Well, all decks benefit from a bit of care and cleaning — even durable capped composite decks. Depending on the type of composite you have or choose, the cleaning materials may vary. So Deck and Patio went right to the manufacturer’s mouth, so to speak and have included links where helpful:

 

Popular Composite Decking

 

Deck and Patio Trex Pool Surround & Deck

Deck and Patio Trex Pool Surround & Deck

 

 

Trex Decking

This deck and pool surround was designed and built by Deck and Patio using Trex Decking. For details on maintaining your Trex deck, check out the information at their website.

 

 

 

 

Award-winning Deck and Patio Fiberon Project

Award-winning Deck and Patio Fiberon Project

 

 

Fiberon Decking

This multi-level deck with pool surround included a level devoted to the family’s new portable hot tub. Here’s how to care and maintain your Fiberon deck from the manufacturer’s website’s blog.

 

 

 

 

TimberTech Deck by Deck and Patio

TimberTech Deck by Deck and Patio

 

 

TimberTech Decking

Here Deck and Patio built another raised multi-level deck with spaces devoted to different outdoor living spaces — from dining, lounging, and barbecuing. And as for TimberTech, you can download a PDF on how to care for your TimberTech Capped Composite Decking.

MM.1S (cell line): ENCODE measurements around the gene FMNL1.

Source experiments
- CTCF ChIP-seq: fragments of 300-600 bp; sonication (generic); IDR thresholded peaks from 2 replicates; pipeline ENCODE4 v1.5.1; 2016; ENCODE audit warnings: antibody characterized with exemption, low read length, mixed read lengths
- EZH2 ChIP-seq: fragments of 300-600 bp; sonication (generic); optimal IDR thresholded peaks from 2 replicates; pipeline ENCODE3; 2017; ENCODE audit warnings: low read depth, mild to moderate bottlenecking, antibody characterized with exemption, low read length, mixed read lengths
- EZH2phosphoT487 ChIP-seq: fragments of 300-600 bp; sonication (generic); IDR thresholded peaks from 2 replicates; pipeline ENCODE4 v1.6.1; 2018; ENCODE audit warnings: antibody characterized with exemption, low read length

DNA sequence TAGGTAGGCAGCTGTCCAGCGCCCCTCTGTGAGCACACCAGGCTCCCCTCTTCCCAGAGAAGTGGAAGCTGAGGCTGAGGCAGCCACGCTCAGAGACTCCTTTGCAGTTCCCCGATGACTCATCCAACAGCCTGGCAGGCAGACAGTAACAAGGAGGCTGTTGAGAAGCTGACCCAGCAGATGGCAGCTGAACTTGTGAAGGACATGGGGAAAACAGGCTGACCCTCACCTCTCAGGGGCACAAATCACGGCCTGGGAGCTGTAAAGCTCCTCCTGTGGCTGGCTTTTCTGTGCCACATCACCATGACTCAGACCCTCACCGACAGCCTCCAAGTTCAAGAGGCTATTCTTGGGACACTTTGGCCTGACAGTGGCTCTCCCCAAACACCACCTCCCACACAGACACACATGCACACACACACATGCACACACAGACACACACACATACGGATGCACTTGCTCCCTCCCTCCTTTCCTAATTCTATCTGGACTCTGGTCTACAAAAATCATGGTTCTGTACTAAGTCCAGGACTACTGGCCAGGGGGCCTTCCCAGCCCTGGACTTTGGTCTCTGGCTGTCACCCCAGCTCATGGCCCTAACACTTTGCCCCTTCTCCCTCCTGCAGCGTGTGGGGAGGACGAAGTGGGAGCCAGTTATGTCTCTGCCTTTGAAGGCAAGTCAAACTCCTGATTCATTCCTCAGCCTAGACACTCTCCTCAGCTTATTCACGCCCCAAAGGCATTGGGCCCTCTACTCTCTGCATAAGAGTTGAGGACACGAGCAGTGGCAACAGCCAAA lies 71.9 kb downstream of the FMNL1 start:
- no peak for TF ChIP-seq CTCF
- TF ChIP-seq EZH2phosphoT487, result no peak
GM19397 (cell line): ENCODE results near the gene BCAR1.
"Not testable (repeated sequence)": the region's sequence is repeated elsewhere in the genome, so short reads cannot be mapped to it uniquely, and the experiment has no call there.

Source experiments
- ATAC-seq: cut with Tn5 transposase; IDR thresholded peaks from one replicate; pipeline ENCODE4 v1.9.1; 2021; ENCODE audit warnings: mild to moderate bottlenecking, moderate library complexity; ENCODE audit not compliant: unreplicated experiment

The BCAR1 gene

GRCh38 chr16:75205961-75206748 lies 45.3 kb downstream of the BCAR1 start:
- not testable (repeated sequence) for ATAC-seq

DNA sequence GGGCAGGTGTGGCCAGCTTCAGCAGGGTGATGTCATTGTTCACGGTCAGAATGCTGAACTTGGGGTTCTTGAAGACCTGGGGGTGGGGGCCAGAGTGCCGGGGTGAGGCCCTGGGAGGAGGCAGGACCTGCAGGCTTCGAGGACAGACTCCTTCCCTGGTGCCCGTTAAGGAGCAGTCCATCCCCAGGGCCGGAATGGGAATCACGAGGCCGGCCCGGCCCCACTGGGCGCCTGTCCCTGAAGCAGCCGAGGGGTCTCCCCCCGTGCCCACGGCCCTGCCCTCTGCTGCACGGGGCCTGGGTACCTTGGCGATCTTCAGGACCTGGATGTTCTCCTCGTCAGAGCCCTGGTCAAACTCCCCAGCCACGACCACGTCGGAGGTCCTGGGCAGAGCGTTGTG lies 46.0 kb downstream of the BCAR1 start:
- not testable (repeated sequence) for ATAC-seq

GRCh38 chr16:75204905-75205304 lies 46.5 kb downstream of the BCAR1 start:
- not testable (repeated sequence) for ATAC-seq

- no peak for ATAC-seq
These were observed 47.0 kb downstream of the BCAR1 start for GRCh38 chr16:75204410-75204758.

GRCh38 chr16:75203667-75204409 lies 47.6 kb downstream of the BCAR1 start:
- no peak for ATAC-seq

How Can I Improve My Pool Area?

Long frustrated by a dated backyard pool area, this Dix Hills family was particularly focused on the old wood deck and red brick patios around their pool which were to small for parties and entertaining.

Another issue was an old retaining wall which spoiled the look of the pool area.

Deck and Patio’s creative team inspired these clients with this suggestion: re-grade the slope area and replace it with a “natural” retaining wall with a dramatic waterfall, stream, and woodland garden.

Rather than create a pond to capture the water from the planned seven-foot-high “sheet” waterfall, a pondless waterfall system from Aquascape was recommended. 

 

 

Old Unattractive Retaining Wall.

Old Unattractive Retaining Wall.

New Natural Looking Retaining Wall

New Natural Looking Retaining Wall

 

 

 

 

 

 

 

 

“We particularly value Aquascape’s waterfall systems because they focus, like we do, on an ecosystem approach to water features,” says Dave Stockwell, owner of Deck and Patio. “For this project, the pondless system relies on a natural balance of circulation, filtration, plants, rocks and gravel to ensure sustainability.”

 

 

Deck and Patio creates natural looking waterfalls

Deck and Patio creates natural looking waterfalls

 

To achieve a natural looking waterfall, the design/build team needs to understand how water flows over and releases from rock in nature in order to re-create the feeling you’re hiking or strolling along some natural pathway.